Finally we have found some VR hardware that we think is suited to architectural offices – the Oculus Quest.
You might rightfully wonder why we have been waiting for so long to jump onto the VR train?
It is simple really, we have seen a many expensive VR systems come and go and were not impressed beyond the initial WOW factor.
We think the below requirements are essential to make VR headsets work in most architectural offices:
- convenience > do you need to be tethered via cables to some other box in a dedicated area (for tracking sensor setup) and do you require skilled operators every time you want to use the VR setup?
- compatibility > do you need to invest in additional hard or software?
- practicality > how do you get a model on your VR headset from macOS BIM / CAD software packages, i.e. ARCHICAD, Vectorworks, SketchUP or Rhino?
- interaction > can you see what the VR headset user sees, or even better can I join them and show them around?
So let’s see how the Quest fares against the above criteria.
convenience > 5/5
The Quest is completely self contained, and setup could not be easier via the iOS setup. For VR novices it includes a Tutorial that is a perfect introduction to the navigation via the two handheld controllers.
compatibility > 0/5 on macOS (3/5 on windows)
Unfortunately, the model conversion & upload process to the Oculus Quest is still not mac compatible – we have tested a few apps and currently PROSPECT by IRIS VR is our clear favourite (although this might change as more Software will support the QUEST).
practicality > 1/5
Unfortunately there is currently no easy way to export an ARCHICAD model directly into the QUEST directly from macOS – let’s hope this will change soon, we will update this post once someone comes up with a good solution.
However, what you can already do, is to export your ARCHICAD model to SKETCHUP and upload this to the QUEST via PROSPECT running on Windows.
interaction > 4/5
With PROSPECT you can cast the QUEST screen either to an iOS device or via an iOS device directly to a Google Chromecast (currently 3rd gen and Ultra are supported). Note you can also share your iOS screen to an Apple TV, but this is not built into PROSPECT itself.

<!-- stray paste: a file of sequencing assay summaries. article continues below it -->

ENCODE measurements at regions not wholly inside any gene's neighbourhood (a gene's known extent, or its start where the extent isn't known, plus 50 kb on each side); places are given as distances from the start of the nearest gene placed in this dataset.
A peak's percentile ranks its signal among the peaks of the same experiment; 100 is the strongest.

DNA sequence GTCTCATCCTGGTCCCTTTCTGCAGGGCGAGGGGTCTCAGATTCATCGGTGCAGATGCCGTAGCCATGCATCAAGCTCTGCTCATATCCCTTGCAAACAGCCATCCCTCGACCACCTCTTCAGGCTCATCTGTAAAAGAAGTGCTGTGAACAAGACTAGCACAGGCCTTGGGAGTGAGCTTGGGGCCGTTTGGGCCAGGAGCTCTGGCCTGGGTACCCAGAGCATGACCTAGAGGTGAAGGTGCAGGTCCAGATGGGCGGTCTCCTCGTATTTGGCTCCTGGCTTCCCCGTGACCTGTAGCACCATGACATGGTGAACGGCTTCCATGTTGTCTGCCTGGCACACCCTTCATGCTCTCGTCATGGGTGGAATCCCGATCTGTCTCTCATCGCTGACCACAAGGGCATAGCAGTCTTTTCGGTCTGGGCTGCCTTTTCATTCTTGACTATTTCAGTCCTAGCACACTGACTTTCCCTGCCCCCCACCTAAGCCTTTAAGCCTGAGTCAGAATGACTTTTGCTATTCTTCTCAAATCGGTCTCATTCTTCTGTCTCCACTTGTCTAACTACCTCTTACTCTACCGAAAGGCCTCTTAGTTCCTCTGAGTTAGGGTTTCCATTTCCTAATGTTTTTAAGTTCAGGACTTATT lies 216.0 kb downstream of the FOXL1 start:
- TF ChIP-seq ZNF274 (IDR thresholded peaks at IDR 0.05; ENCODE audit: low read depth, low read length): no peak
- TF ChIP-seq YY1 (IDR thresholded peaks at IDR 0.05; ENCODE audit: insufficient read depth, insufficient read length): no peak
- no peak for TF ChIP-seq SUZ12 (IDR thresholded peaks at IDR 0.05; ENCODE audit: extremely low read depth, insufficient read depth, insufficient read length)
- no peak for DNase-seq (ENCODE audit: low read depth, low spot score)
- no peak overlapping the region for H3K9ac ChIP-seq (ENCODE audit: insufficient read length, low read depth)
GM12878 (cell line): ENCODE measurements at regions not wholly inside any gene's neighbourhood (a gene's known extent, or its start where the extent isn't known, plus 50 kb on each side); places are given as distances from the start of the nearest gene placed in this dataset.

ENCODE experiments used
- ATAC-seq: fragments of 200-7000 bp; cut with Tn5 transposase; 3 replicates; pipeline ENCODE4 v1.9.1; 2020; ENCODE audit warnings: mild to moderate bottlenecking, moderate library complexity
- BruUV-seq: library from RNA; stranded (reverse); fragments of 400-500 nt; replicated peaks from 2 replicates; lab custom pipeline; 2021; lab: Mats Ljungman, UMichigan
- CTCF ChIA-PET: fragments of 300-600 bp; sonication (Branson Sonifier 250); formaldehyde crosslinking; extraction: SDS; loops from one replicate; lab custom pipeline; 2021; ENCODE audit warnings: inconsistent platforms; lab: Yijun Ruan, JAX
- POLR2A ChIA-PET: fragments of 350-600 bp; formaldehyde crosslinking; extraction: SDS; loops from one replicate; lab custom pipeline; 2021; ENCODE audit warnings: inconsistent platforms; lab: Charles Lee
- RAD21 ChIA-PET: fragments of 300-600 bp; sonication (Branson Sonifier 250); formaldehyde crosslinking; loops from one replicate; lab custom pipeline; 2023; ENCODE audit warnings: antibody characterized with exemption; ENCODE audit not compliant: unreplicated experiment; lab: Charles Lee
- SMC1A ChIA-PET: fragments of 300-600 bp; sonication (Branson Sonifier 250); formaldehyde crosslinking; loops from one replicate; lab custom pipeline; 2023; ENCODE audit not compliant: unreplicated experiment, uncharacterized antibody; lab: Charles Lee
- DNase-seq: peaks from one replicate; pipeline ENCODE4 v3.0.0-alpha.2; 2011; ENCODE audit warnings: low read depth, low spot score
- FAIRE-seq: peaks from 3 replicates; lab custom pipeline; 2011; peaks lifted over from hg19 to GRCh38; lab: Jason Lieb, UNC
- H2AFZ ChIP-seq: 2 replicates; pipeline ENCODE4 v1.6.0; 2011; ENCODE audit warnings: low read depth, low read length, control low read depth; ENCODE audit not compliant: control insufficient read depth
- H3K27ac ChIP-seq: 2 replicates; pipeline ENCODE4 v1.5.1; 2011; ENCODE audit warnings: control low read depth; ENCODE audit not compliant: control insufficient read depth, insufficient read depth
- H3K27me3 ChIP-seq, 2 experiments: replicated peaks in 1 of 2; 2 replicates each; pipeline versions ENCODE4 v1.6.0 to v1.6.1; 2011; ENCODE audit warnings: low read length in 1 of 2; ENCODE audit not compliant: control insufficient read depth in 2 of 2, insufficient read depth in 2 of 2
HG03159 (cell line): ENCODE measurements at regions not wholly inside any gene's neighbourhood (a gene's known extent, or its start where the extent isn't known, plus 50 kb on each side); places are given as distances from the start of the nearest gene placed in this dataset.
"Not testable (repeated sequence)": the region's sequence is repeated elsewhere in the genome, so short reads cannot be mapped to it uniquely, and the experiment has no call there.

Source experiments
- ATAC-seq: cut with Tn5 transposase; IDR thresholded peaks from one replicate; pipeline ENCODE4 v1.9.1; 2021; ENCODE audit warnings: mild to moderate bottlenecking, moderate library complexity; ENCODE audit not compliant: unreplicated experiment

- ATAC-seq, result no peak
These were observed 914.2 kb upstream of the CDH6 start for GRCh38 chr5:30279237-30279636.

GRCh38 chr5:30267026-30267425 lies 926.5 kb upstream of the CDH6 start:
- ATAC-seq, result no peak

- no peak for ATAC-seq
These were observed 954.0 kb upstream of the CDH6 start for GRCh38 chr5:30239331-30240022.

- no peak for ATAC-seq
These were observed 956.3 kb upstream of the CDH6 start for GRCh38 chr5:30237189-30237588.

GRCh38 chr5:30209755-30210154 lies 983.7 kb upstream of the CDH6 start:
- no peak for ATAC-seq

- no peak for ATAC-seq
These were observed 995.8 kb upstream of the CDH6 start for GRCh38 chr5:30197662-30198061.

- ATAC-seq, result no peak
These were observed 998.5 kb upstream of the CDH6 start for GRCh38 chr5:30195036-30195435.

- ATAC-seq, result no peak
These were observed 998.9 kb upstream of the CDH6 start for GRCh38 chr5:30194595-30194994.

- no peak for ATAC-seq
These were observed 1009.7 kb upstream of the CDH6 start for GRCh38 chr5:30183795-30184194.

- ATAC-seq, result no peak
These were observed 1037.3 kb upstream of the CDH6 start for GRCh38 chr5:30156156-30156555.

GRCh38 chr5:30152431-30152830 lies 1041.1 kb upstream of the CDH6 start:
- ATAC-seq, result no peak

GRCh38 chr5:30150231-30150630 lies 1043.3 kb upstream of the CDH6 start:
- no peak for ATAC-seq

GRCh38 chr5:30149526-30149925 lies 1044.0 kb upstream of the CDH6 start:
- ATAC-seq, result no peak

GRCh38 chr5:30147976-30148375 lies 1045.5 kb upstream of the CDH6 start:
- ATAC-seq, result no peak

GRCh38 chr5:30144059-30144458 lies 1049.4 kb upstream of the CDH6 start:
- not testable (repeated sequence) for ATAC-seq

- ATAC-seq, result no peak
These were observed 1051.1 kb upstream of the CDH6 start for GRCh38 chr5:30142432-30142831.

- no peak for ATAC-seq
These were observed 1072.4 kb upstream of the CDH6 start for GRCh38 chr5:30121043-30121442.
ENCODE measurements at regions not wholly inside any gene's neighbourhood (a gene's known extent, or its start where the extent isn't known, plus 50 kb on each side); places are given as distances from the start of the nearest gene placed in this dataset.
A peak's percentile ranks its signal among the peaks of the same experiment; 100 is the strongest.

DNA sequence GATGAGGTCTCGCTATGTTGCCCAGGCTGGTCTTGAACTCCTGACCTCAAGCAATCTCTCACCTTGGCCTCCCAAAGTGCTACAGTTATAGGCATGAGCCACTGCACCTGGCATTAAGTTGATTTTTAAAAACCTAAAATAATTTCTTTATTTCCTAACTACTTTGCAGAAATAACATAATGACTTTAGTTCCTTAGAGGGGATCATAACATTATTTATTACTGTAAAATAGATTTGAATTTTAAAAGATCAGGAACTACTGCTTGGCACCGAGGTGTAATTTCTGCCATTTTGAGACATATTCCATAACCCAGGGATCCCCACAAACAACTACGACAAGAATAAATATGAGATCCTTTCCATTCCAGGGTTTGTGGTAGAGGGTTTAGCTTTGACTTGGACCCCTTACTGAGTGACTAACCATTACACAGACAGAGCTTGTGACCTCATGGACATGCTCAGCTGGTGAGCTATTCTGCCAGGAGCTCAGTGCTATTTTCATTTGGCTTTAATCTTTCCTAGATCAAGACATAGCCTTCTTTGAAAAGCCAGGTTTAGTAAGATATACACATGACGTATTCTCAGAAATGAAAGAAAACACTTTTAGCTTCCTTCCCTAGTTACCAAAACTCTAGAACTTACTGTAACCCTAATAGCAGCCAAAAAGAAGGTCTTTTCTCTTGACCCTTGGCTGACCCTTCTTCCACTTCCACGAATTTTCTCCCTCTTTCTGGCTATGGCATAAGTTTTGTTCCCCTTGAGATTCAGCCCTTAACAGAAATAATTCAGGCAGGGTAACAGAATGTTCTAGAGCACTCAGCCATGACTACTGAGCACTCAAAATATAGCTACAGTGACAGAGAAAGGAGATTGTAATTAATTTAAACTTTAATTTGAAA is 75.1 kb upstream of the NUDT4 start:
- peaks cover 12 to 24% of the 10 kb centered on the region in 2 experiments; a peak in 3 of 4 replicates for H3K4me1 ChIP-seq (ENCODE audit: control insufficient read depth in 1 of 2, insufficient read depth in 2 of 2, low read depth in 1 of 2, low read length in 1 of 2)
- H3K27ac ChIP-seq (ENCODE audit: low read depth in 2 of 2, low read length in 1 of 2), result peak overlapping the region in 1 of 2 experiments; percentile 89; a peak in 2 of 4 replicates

PROSPECT also allows for online collaboration, i.e. multiple users can join and view the same project at the same time. So far we have not had the opportunity to test this feature, but will report back once this we have.
Overall the Oculus QUEST itself works really well and both the headset and controllers have good built quality. Some users have reported problems with the controller battery cover coming off, but we have not had any problems.
Given the self contained nature of the QUEST, rendering capabilities are obviously limited. In other words PROSPECT’s model display is not anywhere near photo realistic and although you can control the sun position based on time and date for ambient lighting, it does currently not display any cast shadows.
Despite the graphical limitations, everyone we have tested the QUEST with agreed, that it improves the understanding of scale and provides the ability to verify spatial quality.
Initially we had some issues with some high polygon count SKUP models, however once we controlled our entourage & landscape elements then we had no further problems importing models (up to 200MB) via PROSPECT.
Please note we are also impressed by IRIS VRs frequent updates to PROSPECT, which have continuously improved the software.
In addition Facebook has recently announced that they will allow tethering of the QUEST to external hardware to tap into additional graphics performance. We will have to see if this will make any difference to how PROSPECT renders shadows.
For a detailed look at our current setup and a comparison of the officially recommended hardware by IRIS VR, please refer to our other blog entry here.
Please note Oculus is owned by Facebook, so we recommend to dial up any facebook related privacy settings – if they really do anything…